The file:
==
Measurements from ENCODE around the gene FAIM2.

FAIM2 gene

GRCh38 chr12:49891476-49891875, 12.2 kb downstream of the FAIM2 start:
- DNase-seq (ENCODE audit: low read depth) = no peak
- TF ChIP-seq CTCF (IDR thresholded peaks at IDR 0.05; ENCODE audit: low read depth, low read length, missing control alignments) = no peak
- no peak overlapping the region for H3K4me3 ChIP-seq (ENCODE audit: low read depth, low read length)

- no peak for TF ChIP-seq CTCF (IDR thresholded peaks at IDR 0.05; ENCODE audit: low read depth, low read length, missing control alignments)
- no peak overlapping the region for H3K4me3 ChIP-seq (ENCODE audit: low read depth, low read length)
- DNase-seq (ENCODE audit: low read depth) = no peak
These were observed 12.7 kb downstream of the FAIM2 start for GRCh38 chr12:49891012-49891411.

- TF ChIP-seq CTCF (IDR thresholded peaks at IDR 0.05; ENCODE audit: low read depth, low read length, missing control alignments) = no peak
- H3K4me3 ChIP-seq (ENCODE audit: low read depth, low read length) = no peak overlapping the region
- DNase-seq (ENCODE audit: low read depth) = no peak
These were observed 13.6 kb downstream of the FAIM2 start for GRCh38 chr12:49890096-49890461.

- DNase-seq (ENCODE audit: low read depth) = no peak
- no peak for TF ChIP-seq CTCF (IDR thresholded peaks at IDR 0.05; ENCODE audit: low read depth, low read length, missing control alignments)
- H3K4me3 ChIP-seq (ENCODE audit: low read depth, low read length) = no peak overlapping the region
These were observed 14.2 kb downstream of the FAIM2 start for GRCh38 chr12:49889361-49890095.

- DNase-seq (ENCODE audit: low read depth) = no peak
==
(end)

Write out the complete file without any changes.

Measurements from ENCODE around the gene FAIM2.

FAIM2 gene

GRCh38 chr12:49891476-49891875, 12.2 kb downstream of the FAIM2 start:
- DNase-seq (ENCODE audit: low read depth) = no peak
- TF ChIP-seq CTCF (IDR thresholded peaks at IDR 0.05; ENCODE audit: low read depth, low read length, missing control alignments) = no peak
- no peak overlapping the region for H3K4me3 ChIP-seq (ENCODE audit: low read depth, low read length)

- no peak for TF ChIP-seq CTCF (IDR thresholded peaks at IDR 0.05; ENCODE audit: low read depth, low read length, missing control alignments)
- no peak overlapping the region for H3K4me3 ChIP-seq (ENCODE audit: low read depth, low read length)
- DNase-seq (ENCODE audit: low read depth) = no peak
These were observed 12.7 kb downstream of the FAIM2 start for GRCh38 chr12:49891012-49891411.

- TF ChIP-seq CTCF (IDR thresholded peaks at IDR 0.05; ENCODE audit: low read depth, low read length, missing control alignments) = no peak
- H3K4me3 ChIP-seq (ENCODE audit: low read depth, low read length) = no peak overlapping the region
- DNase-seq (ENCODE audit: low read depth) = no peak
These were observed 13.6 kb downstream of the FAIM2 start for GRCh38 chr12:49890096-49890461.

- DNase-seq (ENCODE audit: low read depth) = no peak
- no peak for TF ChIP-seq CTCF (IDR thresholded peaks at IDR 0.05; ENCODE audit: low read depth, low read length, missing control alignments)
- H3K4me3 ChIP-seq (ENCODE audit: low read depth, low read length) = no peak overlapping the region
These were observed 14.2 kb downstream of the FAIM2 start for GRCh38 chr12:49889361-49890095.

- DNase-seq (ENCODE audit: low read depth) = no peak